He said ‘there are so many problems still to be solved’ but that doctors had transformed him from ‘technically alive’ to someone who had a chance of living a normal life again.

Charité Hospital said on Monday that Navalny’s condition ‘continues to improve’.

‘The patient has been successfully removed from mechanical ventilation. He is currently undergoing mobilization and is able to leave his bed for short periods of time.’  

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Axeman jailed for four years after inflicting ‘worst example of grievous bodily harm’ judge had seen

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axeman jailed for four years after inflicting worst example of grievous bodily harm judge had seen

An axeman has been jailed for four years after inflicting the ‘worst example of grievous bodily harm’ a veteran judge had ever seen following a row with his drinking partner.  

Leon Green had been at a pub in Chard, Somerset, with victim Joseph Guppy before going back to the other man’s home.

It was then that the 34-year-old lost his temper and launched the vicious axe attack which left the victim with multiple wounds and a small fracture of the skull.

Green denied causing grievous bodily harm but was found guilty at Taunton Crown Court in July.

He has since been jailed for four years and ten months with a one-year extended licence, by Judge Linford, who was sitting at Exeter Crown Court. 

The sentence was the maximum allowed. 

Leon Green (pictured) has been jailed for four years after inflicting the 'worst example of grievous bodily harm' a veteran judge had ever seen following a row with his drinking partner

Leon Green (pictured) has been jailed for four years after inflicting the 'worst example of grievous bodily harm' a veteran judge had ever seen following a row with his drinking partner

Leon Green (pictured) has been jailed for four years after inflicting the ‘worst example of grievous bodily harm’ a veteran judge had ever seen following a row with his drinking partner

Judge Robert Linford declared that Green is a danger to the public and said the attack on Mr Guppy could easily have killed the victim.

He said some of the photographs of the wounds had even been too intense to shown the jury at the original trial at Taunton Crown Court.

Green has a long record of violence and dishonesty, including a burglary at the Yeovil Labour Club last year where he caused thousands of pounds of damage trying to break into the bar. 

He carried out the axe attack when he was part way through a ‘thinking skills course’ which he was sent on for stabbing a man with a screwdriver. 

The judge told Green: ‘You went back to Mr Guppy’s house where he was clowning around and dancing around and at some point his hand went close to your face. It was not an aggressive mood.

‘It set off the most extreme reaction. You picked up an axe and struck him repeatedly about the head and body and caused multiple wounds and a small fracture of the skull.

‘It is astonishing the injuries were not more serious than they were. You could have killed him. This is the worst example of grievous bodily harm I have ever encountered.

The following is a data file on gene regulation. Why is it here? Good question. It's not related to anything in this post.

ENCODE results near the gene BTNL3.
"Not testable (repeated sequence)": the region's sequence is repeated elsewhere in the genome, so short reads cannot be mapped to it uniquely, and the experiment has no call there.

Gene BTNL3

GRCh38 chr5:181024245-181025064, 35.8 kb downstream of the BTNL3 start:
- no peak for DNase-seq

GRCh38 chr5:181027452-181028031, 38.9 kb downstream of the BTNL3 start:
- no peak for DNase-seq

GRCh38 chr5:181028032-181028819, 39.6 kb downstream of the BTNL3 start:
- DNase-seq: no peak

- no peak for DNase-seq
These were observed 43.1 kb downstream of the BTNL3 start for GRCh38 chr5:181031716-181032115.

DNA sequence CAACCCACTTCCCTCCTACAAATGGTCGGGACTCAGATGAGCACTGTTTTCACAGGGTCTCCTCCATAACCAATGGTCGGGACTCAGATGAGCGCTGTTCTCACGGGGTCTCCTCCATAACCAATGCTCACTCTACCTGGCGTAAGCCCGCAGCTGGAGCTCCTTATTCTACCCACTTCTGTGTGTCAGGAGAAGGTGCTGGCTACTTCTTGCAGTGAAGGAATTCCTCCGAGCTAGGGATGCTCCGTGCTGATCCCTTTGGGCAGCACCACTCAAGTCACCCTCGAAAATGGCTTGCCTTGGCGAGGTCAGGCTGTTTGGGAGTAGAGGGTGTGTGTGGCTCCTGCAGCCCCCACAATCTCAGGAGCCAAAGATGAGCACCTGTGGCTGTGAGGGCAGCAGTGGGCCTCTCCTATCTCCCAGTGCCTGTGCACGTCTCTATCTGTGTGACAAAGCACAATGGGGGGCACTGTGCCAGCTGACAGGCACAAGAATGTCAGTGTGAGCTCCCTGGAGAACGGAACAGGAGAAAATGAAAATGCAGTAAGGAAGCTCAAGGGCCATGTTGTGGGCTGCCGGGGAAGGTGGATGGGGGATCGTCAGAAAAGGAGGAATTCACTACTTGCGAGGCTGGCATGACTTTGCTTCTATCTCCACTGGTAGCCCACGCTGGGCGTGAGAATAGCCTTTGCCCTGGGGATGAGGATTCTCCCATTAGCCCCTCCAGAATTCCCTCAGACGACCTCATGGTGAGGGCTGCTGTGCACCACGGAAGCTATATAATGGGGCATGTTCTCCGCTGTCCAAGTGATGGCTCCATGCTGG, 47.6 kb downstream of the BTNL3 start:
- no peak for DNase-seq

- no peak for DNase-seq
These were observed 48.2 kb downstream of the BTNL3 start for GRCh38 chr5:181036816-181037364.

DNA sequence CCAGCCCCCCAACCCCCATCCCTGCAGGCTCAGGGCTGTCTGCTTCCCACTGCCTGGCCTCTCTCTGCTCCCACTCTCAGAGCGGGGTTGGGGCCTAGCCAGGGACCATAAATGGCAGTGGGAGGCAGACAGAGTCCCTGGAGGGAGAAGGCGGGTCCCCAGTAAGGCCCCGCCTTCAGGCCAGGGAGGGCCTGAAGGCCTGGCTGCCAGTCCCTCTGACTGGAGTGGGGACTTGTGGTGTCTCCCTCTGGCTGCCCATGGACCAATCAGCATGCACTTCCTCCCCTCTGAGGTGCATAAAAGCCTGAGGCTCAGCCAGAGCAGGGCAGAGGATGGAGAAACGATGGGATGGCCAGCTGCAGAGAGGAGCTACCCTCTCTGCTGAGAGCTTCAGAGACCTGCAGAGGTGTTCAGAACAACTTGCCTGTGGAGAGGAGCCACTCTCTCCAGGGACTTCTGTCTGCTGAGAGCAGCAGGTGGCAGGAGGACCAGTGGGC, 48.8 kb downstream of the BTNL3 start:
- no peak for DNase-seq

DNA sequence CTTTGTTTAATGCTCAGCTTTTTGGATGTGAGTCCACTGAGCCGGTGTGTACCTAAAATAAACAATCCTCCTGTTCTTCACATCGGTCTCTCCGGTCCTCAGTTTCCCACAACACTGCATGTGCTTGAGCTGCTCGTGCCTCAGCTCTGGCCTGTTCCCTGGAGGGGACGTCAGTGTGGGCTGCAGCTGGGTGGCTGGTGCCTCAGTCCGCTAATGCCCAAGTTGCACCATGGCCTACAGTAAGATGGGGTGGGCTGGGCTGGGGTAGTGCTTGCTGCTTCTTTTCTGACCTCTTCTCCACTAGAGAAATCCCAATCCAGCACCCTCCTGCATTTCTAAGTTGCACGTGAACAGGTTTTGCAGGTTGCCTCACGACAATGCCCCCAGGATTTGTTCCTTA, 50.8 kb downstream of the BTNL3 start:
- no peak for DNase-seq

‘The probation report came to the conclusion that because of your record of violence and the facts of this case, you are a dangerous offender. I am in no doubt whatsoever about it.’

Green denied causing grievous bodily harm but was found guilty at Taunton Crown Court (pictured) in July

Green denied causing grievous bodily harm but was found guilty at Taunton Crown Court (pictured) in July

Green denied causing grievous bodily harm but was found guilty at Taunton Crown Court (pictured) in July

Miss Virginia Cornwall, prosecuting, said the attack on Mr Guppy happened at his home in High Street, Chard, on the night of October 10 last year after he and Green had been drinking in a nearby pub.

The burglary at the Labour Club in Yeovil took place on July 27, 2019 and police were called by a neighbour who heard banging noises from inside in the middle of the night.    

Green and another man were arrested and the club had to be closed temporarily to repair doors and shutters which had been smashed.

Mr Patrick Mason, defending, said all Green’s offending arose from a disrupted childhood in which he stopped going to school when he was 13 or 14 and fell into the company of criminals.

He said the axe attack had been excessive self defence and the raid on the Labour Club happened at a time when Green was homeless and desperate.

Green, of Perrythorne Park, Yeovil, denied causing grievous bodily harm but was found guilty at Taunton Crown Court in July. He also admitted burglary.

He was jailed for four years and ten months with a one year extended licence, by Judge Linford, who was sitting at Exeter Crown Court. The sentence was the maximum allowed. 

Police praised the courage of the victim and welcomed the sentence.

PC Jim Card said: ‘This was an extremely unpleasant incident in which Leon Green used an axe to assault another man at a property in High Street, Chard. 

‘His actions were dangerous and could have easily resulted in far more serious consequences.

‘I’d like to thank the victim and the witness for supporting our investigation and I welcome the custodial sentence given to Green in court today.’